The pared-down mobile version of Microsoft Corp.
Microsoft Corp. today announced that the latest version of Office Mobile, which was offered in June to Office 365 subscribers using iPhones, is now also being offered Office 365 subscribers that use Android-powered handsets.
Although now available for iPhone and Android users, Office Mobile is not being offered to iPad and Android tablet users. Another version of the software, Office Web Apps is available for iPad and Android tablet devices. However, while Office Mobile is an application that is installed on a phone and is able to work offline, Web Apps runs on a Web browser and requires an online connection.
“Office Mobile is the official companion to Microsoft Office,” a Microsoft blog said today. “Word Excel and PowerPoint documents look great on your phone, thanks to support for charts, animations, SmartArt Graphics, and shapes.”
The app allows users to make edits, add comments to documents on their phones and keeps formatting and layout intact so that when they view documents on their PCs or Mac computers the documents “look like they should.”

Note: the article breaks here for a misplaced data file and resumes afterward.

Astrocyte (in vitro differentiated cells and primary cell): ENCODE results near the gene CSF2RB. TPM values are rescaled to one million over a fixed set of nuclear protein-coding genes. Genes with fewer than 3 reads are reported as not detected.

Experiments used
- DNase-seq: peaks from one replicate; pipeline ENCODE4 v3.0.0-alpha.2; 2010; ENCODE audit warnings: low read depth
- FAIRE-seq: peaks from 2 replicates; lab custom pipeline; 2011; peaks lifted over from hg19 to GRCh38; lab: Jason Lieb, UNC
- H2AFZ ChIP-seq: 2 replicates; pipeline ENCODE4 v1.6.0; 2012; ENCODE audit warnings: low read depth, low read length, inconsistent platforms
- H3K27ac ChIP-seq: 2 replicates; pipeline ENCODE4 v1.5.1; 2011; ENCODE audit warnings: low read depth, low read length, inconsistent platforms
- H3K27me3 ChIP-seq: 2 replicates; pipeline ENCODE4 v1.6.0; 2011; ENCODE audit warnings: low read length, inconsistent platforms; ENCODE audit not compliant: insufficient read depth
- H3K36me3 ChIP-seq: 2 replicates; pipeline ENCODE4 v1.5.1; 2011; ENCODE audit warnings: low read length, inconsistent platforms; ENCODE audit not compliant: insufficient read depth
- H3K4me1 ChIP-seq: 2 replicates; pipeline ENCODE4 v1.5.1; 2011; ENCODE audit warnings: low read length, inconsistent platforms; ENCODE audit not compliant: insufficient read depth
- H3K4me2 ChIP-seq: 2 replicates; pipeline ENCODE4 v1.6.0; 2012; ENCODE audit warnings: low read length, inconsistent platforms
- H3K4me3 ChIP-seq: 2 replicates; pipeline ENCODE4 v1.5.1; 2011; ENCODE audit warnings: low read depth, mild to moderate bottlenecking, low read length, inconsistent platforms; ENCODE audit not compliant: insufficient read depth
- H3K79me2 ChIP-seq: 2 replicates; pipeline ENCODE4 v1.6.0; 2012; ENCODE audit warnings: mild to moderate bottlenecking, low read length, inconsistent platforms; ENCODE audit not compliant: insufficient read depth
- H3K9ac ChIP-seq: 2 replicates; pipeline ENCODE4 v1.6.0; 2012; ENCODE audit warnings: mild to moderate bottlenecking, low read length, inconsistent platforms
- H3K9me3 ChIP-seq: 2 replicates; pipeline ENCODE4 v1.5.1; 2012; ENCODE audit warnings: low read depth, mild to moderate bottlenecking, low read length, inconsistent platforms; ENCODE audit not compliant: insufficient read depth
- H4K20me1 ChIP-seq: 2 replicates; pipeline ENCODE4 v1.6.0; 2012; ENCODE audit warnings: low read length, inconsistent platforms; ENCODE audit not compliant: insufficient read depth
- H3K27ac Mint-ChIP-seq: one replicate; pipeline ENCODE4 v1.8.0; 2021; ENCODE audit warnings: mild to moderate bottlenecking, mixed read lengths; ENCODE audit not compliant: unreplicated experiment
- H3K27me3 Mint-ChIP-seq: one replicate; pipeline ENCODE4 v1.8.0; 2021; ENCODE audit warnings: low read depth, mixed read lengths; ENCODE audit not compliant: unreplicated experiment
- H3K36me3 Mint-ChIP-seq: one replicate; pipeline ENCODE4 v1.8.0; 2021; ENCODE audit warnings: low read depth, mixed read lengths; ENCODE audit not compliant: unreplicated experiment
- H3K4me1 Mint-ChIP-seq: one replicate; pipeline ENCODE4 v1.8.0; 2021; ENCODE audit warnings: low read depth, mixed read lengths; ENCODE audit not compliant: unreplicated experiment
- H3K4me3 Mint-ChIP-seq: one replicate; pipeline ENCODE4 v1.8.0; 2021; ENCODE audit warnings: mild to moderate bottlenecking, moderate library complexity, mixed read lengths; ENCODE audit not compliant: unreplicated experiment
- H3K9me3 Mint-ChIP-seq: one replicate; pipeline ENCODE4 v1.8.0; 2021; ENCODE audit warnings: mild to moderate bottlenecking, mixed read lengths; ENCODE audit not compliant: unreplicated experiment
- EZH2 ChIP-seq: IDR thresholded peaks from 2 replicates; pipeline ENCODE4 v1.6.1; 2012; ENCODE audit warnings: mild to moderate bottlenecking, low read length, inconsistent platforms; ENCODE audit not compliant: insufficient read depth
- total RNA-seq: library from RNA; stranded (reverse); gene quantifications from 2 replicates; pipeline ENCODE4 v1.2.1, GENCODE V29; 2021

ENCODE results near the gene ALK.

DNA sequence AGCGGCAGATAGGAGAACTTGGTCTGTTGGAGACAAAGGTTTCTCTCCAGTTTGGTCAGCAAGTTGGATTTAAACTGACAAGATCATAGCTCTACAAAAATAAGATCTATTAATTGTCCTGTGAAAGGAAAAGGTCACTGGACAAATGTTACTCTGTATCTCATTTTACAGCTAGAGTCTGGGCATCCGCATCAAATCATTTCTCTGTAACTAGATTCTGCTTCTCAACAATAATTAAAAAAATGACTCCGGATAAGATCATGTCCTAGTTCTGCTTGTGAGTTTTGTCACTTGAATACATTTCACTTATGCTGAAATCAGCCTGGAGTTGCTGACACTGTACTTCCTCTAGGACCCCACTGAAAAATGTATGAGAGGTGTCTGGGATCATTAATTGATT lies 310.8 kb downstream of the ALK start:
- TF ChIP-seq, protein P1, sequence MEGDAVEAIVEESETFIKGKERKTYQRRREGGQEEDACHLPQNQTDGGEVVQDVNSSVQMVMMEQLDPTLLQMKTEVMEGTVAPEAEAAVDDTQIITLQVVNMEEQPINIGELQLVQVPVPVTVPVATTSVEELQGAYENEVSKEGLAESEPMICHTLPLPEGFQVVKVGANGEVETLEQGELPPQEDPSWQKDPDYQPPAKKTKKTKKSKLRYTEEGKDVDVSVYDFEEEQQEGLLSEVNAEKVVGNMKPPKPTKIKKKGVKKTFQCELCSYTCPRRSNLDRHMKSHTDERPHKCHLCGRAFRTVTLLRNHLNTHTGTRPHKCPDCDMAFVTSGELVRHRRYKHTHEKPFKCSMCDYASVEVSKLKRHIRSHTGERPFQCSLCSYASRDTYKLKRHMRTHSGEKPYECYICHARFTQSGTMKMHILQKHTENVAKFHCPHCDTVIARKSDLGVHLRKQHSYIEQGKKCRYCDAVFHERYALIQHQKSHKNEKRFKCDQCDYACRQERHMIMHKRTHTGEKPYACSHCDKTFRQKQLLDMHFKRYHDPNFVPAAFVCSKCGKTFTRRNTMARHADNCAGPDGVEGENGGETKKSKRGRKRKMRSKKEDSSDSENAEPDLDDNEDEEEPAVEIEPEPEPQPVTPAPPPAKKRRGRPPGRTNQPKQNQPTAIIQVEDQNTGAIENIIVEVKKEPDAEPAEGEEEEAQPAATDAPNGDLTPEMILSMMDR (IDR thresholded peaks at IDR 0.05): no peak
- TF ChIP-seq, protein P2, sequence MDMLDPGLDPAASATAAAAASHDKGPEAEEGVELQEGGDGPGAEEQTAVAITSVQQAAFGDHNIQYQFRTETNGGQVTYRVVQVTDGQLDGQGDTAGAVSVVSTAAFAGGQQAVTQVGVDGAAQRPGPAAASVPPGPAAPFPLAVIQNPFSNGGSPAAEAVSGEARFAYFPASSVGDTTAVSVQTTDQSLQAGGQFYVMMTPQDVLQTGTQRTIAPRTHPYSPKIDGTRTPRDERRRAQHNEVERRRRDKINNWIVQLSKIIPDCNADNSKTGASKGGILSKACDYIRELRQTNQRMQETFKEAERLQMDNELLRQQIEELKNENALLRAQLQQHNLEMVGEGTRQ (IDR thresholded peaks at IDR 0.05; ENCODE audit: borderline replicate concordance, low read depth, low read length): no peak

While clearly determined to make $100-a-year subscription to the Office 365 a more compelling proposition, Microsoft also appears focused on buttressing whatever edge its own tablet devices has over Apple’s iPad and a host of other Android-powered tablets, according to an analyst for a Toronto-based IT research and consulting firm.
“Subscription is the way to go these days making money out of software because you get customers to continually pay for something that used to be paid for in a single purchase,” said Brian Platts, principal of Nottingham Communications.
At the same time, he said, Microsoft could also be preserving Surface Pro and Windows RT’s advantage of being able to run popular Windows Office programs by not making Office Mobile available to competing tablet devices.
But continuing to protect its tablet devices despite sliding sales is a misguided strategy, said Platts.
“Conceptually Microsoft has forgotten who it is,” he said. “Software is what it does best and apart from the Xbox every time it fiddled with hardware, the company achieved disappointing results.”
Platt said Microsoft would be better off leveraging the advantage its productivity software has over competing office suite products and make Office “available to other manufacturers in any shape and form.”
Earlier this week, another analysts J.P. Gownder of Forrester Research, said that Microsoft could stand to make $1.4 billion if the estimated 140 million iPad users were to buy Office at $99.99 a pop.
Platt said tablet users would likely balk at the price.
“Making Office available to tablet users is a good move, but I don’t think people would be willing to pay $100 for a tablet app,” he said.
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